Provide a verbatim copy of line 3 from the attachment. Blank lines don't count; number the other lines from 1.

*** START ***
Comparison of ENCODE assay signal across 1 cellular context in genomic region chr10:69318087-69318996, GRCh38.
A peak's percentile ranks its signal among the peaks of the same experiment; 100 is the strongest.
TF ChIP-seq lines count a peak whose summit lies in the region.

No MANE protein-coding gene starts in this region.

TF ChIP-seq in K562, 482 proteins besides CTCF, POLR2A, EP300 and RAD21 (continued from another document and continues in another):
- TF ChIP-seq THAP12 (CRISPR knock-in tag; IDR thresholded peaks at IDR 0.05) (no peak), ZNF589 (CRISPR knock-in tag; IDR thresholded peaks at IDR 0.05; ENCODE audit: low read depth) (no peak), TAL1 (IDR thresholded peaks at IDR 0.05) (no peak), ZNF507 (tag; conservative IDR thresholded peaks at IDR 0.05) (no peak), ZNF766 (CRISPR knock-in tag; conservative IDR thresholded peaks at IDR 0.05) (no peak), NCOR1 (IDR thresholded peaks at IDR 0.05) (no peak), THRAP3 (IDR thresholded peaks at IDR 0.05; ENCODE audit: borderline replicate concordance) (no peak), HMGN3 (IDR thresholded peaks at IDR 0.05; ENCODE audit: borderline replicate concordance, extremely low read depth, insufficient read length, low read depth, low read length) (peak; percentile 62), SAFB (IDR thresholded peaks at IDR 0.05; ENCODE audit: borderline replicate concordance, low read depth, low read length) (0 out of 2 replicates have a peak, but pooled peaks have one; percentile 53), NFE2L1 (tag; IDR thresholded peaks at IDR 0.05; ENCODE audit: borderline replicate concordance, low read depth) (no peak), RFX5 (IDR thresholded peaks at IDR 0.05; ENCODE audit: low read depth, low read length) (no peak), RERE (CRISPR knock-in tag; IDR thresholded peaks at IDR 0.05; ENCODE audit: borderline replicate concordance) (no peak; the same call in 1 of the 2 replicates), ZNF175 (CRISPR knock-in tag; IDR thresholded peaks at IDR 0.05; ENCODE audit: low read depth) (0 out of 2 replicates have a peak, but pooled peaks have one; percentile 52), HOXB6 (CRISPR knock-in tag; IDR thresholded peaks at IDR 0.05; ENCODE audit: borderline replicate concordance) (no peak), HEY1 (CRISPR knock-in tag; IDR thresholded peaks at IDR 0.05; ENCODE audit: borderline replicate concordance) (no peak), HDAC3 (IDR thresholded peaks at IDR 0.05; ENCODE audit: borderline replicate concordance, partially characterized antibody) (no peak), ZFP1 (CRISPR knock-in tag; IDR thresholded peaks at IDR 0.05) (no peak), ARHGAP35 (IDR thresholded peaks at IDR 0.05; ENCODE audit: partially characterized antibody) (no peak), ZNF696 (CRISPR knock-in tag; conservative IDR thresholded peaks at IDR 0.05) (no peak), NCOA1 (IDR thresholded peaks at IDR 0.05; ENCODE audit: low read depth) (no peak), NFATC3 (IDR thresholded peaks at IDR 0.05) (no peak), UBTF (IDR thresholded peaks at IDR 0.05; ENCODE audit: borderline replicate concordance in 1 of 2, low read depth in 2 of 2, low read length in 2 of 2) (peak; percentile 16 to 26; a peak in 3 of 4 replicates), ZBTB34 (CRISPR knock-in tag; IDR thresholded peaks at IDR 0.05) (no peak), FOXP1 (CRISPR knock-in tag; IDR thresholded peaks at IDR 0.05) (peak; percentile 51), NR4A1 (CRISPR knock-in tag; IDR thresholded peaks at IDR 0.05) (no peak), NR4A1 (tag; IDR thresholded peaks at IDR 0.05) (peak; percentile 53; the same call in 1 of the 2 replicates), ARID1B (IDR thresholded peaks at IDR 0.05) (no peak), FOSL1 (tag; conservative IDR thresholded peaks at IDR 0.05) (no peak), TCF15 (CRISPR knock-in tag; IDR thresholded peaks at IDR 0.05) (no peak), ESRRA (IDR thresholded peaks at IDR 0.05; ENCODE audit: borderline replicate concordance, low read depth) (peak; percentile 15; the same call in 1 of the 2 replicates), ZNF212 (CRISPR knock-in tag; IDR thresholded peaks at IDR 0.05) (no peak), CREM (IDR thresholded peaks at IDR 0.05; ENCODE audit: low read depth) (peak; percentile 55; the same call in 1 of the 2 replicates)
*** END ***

TF ChIP-seq lines count a peak whose summit lies in the region.